Winter is a great time for outdoor fun if you don’t mind a bit of
cold. But those who participate in winter sports like ice hockey, snowboarding,
skiing, and ice skating must stay vigilant.
As the Centers for Disease Control (CDC)
website explains: “there are risks to pushing the limits of speed, strength,
and endurance. And athletes who push the limits sometimes don't recognize
limitations—especially when they've had a concussion… a type of traumatic
brain injury—or TBI—caused by a bump, blow, or jolt to the
head or by a hit to the body.”
Prevent your children from suffering such injuries:
Make sure your child has the necessary safety gear for his or her sport
of choice. Helmets can prevent or mitigate head injuries. Make sure your child’s
helmet is in good shape and doesn’t show any signs of cracking.
Ensure that all safety equipment fits properly. Safety gear only works when used correctly. Re-check older gear every winter.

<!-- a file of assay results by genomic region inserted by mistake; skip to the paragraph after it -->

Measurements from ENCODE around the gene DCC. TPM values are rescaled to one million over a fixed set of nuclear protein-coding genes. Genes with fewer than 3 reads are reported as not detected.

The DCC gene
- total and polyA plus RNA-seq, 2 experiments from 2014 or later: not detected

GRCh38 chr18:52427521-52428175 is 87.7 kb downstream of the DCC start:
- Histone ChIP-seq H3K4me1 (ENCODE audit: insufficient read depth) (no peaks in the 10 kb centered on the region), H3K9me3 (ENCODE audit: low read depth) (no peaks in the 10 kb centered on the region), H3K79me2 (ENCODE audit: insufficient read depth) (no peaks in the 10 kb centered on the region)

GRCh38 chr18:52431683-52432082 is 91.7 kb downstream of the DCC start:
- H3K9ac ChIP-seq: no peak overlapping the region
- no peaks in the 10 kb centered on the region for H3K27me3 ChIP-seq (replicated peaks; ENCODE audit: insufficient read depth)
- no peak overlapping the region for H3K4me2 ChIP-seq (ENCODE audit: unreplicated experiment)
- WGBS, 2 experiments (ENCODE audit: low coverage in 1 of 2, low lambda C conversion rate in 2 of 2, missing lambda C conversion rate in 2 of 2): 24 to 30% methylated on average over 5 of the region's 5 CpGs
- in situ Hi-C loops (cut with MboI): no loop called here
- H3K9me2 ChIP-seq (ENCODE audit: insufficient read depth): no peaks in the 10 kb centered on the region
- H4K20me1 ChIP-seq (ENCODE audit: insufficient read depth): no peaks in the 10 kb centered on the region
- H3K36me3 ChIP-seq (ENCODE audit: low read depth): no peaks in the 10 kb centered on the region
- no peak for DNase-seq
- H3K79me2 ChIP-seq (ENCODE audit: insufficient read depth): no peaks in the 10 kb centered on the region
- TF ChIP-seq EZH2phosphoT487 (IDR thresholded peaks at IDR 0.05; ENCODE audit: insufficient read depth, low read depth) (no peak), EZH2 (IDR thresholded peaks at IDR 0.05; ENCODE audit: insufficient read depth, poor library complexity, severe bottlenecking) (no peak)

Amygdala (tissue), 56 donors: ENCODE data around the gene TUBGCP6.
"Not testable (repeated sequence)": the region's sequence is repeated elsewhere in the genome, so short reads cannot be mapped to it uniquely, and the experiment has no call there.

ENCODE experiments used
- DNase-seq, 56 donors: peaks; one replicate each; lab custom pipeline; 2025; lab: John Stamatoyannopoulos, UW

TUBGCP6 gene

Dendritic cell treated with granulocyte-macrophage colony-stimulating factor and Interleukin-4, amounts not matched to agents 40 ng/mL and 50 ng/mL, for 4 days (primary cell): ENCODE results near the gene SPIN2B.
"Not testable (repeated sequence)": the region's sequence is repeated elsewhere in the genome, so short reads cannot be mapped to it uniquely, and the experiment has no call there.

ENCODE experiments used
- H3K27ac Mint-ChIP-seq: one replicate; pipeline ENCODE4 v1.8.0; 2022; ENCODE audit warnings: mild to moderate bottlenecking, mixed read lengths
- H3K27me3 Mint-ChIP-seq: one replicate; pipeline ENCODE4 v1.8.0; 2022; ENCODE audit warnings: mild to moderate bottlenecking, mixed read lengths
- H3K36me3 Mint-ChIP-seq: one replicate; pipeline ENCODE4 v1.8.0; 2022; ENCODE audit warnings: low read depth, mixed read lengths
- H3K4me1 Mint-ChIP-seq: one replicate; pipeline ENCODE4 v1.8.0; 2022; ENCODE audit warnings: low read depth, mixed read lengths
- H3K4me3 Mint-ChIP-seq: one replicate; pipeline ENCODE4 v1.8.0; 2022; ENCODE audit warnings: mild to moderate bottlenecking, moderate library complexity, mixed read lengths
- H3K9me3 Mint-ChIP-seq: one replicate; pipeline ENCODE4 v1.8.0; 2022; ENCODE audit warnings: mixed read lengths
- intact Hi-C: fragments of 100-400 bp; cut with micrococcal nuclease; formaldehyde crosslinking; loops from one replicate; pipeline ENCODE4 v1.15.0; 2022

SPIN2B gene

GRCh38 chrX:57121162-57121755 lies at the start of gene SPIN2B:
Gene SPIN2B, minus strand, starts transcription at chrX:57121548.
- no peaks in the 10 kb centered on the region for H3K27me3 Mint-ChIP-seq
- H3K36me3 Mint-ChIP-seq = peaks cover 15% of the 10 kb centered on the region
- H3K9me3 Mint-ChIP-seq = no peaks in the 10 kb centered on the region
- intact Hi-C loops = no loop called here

Keep your child in settings that correspond to his or her ability level. If your child is a new skier, keep her on the bunny slopes until his or
her skills improve, and she can take runs on more advanced slopes. If
your children play contact sports, put them on teams or in leagues appropriate
for their ages and sizes.
Be especially wary of ice. If your child skates, be sure the ice is stable and thick enough to handle
her weight. Choose indoor skating options if possible, since they tend
to be safer than unpredictable frozen lakes or ponds.
A head injury or traumatic brain injury can cause severe health problems,
and can sometimes be permanently disabling or fatal. If your high school
or college age child athlete recently got hurt, contact our
D.C. brain injury attorneys for a free consultation about your options to obtain compensation for medical bills.
Being a parent in today’s society unfortunately requires constantly
vigilance. If you have younger kids, peruse this essential list
6 Kids Toys Recalled in 2016.